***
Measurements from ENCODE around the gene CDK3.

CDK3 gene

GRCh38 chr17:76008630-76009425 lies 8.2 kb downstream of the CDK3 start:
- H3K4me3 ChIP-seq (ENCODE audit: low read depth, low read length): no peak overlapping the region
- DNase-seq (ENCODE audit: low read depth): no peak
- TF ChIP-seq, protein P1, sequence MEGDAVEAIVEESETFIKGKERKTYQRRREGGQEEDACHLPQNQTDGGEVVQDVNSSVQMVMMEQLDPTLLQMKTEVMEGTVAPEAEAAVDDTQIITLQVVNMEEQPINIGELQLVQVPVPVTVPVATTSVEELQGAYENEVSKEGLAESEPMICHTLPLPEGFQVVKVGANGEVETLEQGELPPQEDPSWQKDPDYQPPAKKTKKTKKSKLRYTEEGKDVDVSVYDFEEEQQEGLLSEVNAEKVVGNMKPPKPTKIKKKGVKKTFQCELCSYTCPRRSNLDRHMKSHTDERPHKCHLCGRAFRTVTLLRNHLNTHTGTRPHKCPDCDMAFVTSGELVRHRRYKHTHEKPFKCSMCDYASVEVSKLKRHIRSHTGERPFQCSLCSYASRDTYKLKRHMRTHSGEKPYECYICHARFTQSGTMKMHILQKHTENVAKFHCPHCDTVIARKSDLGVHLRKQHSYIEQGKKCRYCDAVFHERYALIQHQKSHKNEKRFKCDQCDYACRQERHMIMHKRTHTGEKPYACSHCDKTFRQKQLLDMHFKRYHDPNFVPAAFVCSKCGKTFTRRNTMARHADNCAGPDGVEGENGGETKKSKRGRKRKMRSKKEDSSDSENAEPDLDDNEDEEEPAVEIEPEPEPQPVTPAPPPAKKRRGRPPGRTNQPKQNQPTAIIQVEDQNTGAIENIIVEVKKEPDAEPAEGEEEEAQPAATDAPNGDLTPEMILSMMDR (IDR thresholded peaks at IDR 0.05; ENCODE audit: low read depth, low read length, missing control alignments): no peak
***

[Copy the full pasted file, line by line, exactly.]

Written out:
Measurements from ENCODE around the gene CDK3.

CDK3 gene

GRCh38 chr17:76008630-76009425 lies 8.2 kb downstream of the CDK3 start:
- H3K4me3 ChIP-seq (ENCODE audit: low read depth, low read length): no peak overlapping the region
- DNase-seq (ENCODE audit: low read depth): no peak
- TF ChIP-seq, protein P1, sequence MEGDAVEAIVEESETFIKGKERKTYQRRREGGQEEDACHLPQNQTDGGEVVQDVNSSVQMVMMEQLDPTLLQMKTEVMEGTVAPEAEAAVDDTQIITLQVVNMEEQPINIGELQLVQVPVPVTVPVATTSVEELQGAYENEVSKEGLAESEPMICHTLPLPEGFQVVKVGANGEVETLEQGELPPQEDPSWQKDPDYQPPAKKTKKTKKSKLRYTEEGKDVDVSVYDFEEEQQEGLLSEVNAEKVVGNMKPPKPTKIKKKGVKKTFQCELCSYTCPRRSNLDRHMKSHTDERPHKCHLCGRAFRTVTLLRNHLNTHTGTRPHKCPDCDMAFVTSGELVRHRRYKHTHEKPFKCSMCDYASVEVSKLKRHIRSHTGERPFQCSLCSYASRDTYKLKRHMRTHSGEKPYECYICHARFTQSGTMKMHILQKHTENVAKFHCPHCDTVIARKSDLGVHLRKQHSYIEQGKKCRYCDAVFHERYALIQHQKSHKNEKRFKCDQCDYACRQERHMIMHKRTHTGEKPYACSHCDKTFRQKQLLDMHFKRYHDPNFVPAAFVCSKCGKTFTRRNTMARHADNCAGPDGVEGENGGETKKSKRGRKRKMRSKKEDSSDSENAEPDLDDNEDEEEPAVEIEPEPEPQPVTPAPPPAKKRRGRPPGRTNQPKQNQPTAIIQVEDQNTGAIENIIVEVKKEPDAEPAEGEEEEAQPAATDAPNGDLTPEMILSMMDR (IDR thresholded peaks at IDR 0.05; ENCODE audit: low read depth, low read length, missing control alignments): no peak